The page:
Id. Even though McLeod asserted that "without monetary relief, she [was] left with no adequate remedy," id. at 378, we concluded that ERISA's civil enforcement scheme was exclusive, ERISA preempted the state law claims, and damages were unavailable.
In a lawsuit nearly identical to the present lawsuit, the Tenth Circuit held that ERISA preempts state law claims even if the plaintiff is left without a remedy. Cannon v. Group Health Serv., 77 F.3d 1270 (10th Cir.), cert. denied, --- U.S. ----, 117 S.Ct. 66, 136 L.Ed.2d 27 (1996). In Cannon, Phyllis Cannon was diagnosed with leukemia and needed the ABMT procedure. The insurers administering her ERISA plan denied pre-authorization for the procedure because it was experimental. Id. at 1271. Cannon requested reconsideration, and the insurers eventually reversed their decision and agreed to authorize the ABMT. However, by the time the procedure was authorized, Cannon's window of opportunity for receiving the ABMT had passed and she died shortly thereafter. Id. Cannon's surviving spouse brought an action against the insurers alleging that they negligently or in bad faith had refused to authorize in a timely manner the ABMT procedure. The Tenth Circuit held that ERISA preempts state law claims even if there is no alternative remedy under ERISA. Id. at 1272. Id. Cannon's surviving spouse was left without a remedy.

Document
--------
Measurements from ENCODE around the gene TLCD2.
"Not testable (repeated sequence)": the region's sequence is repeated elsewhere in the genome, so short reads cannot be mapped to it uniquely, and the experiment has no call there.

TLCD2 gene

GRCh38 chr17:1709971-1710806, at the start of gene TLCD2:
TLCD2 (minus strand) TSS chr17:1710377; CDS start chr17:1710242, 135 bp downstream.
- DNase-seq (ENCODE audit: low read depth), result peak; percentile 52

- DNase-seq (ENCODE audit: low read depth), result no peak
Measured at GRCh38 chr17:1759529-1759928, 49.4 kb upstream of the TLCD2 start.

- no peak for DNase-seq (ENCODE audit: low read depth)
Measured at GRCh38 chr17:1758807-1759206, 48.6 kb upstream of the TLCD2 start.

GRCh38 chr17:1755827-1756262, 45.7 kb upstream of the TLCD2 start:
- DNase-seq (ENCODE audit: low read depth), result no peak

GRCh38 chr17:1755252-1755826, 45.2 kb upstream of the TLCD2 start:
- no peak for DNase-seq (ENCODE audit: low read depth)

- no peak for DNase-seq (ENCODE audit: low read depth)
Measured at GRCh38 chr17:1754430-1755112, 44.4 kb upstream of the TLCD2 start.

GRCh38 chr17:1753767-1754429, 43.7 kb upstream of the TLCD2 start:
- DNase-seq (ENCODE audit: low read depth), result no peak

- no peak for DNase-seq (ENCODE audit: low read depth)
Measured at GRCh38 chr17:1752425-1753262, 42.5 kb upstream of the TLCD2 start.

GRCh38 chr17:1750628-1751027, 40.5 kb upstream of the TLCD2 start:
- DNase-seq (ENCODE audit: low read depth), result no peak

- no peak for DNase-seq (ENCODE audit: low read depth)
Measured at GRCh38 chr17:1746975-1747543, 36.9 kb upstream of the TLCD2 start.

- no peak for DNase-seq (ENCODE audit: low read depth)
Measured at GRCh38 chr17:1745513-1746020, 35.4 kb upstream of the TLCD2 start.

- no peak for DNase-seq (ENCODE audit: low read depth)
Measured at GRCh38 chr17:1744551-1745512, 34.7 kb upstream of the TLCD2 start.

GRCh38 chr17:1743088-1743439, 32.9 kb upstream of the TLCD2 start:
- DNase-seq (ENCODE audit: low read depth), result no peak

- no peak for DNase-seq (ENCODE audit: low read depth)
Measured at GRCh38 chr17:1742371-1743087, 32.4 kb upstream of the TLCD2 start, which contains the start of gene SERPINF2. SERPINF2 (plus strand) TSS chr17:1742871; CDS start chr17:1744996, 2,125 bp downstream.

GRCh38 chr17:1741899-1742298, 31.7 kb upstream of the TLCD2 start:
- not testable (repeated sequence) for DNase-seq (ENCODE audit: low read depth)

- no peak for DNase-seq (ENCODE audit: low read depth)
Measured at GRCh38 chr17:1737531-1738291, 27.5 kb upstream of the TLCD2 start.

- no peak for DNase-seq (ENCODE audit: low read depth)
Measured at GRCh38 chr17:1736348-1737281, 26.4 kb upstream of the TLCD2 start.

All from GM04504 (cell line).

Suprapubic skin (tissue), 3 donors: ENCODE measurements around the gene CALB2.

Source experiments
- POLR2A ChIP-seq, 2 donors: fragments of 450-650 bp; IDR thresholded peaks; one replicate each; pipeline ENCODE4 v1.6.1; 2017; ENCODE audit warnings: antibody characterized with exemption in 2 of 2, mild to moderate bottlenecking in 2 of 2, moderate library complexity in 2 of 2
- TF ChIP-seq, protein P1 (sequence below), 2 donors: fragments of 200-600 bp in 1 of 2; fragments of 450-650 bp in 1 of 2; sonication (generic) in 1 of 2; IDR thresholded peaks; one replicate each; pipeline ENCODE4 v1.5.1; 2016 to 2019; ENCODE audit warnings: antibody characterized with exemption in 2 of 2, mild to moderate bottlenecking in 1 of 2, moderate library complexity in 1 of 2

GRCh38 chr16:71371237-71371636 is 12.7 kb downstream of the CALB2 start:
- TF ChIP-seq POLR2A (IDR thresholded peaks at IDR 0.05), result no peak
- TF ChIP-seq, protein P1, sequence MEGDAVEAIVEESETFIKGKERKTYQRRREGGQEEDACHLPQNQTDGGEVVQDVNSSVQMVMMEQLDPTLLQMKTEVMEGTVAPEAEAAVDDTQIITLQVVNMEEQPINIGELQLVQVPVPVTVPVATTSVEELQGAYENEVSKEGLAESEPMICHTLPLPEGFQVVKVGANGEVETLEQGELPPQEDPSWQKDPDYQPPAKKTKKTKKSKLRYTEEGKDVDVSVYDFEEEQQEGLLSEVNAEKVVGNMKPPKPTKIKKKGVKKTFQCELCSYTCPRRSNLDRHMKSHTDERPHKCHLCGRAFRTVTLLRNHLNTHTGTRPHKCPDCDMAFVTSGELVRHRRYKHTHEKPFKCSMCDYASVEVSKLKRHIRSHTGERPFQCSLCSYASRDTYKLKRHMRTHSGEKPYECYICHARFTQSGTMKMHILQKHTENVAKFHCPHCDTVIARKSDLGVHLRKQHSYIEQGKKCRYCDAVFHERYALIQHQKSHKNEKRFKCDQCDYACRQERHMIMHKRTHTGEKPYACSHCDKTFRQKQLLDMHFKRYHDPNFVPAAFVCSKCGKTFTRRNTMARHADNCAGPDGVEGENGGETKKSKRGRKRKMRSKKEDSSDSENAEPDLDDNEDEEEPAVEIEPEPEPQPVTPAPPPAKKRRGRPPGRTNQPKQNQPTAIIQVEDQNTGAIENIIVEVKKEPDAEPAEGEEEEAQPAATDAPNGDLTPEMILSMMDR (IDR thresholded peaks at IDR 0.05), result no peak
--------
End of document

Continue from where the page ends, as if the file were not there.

The Fifth and Sixth Circuits have reached the same conclusion under equally tragic circumstances. "While we are not unmindful of the fact that our interpretation of the pre-emption clause leaves a gap in remedies within a statute intended to protect participants in employee benefit plans, ... the lack of an ERISA remedy does not affect a pre-emption analysis." Corcoran v. United HealthCare, Inc., 965 F.2d 1321, 1333 (5th Cir.1992) (ERISA administrator denied a hospital stay for woman during the final weeks of a high-risk pregnancy and the fetus died); Tolton v. American Biodyne, Inc., 48 F.3d 937, 943 (6th Cir.1995) (wrongful death) ("That ERISA does not provide the full range of remedies available under state law in no way undermines ERISA preemption."); Cromwell v. Equicor-Equitable HCA Corp., 944 F.2d 1272, 1276 (6th Cir.1991) ("Nor is it relevant to an analysis of the scope of federal preemption that appellants may be left without a remedy.").